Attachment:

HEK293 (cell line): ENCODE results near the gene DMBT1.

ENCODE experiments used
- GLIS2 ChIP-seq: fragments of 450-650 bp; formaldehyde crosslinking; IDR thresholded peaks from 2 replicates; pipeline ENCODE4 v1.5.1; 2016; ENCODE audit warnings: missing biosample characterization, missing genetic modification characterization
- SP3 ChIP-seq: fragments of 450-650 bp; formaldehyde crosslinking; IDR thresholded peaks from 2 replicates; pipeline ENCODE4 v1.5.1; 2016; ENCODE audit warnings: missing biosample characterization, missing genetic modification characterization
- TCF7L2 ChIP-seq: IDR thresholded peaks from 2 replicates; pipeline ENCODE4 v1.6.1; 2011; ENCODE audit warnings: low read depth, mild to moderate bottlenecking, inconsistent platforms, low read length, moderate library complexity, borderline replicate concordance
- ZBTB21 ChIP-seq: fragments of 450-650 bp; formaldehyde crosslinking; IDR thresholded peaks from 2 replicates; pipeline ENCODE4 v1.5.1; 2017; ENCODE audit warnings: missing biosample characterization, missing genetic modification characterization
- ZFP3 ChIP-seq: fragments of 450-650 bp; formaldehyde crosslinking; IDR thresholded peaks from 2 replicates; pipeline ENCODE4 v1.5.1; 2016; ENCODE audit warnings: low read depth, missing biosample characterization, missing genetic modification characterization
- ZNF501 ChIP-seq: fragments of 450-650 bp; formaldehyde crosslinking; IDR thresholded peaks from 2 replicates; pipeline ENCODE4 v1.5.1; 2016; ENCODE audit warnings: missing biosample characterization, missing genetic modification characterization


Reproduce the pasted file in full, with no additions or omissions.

HEK293 (cell line): ENCODE results near the gene DMBT1.

ENCODE experiments used
- GLIS2 ChIP-seq: fragments of 450-650 bp; formaldehyde crosslinking; IDR thresholded peaks from 2 replicates; pipeline ENCODE4 v1.5.1; 2016; ENCODE audit warnings: missing biosample characterization, missing genetic modification characterization
- SP3 ChIP-seq: fragments of 450-650 bp; formaldehyde crosslinking; IDR thresholded peaks from 2 replicates; pipeline ENCODE4 v1.5.1; 2016; ENCODE audit warnings: missing biosample characterization, missing genetic modification characterization
- TCF7L2 ChIP-seq: IDR thresholded peaks from 2 replicates; pipeline ENCODE4 v1.6.1; 2011; ENCODE audit warnings: low read depth, mild to moderate bottlenecking, inconsistent platforms, low read length, moderate library complexity, borderline replicate concordance
- ZBTB21 ChIP-seq: fragments of 450-650 bp; formaldehyde crosslinking; IDR thresholded peaks from 2 replicates; pipeline ENCODE4 v1.5.1; 2017; ENCODE audit warnings: missing biosample characterization, missing genetic modification characterization
- ZFP3 ChIP-seq: fragments of 450-650 bp; formaldehyde crosslinking; IDR thresholded peaks from 2 replicates; pipeline ENCODE4 v1.5.1; 2016; ENCODE audit warnings: low read depth, missing biosample characterization, missing genetic modification characterization
- ZNF501 ChIP-seq: fragments of 450-650 bp; formaldehyde crosslinking; IDR thresholded peaks from 2 replicates; pipeline ENCODE4 v1.5.1; 2016; ENCODE audit warnings: missing biosample characterization, missing genetic modification characterization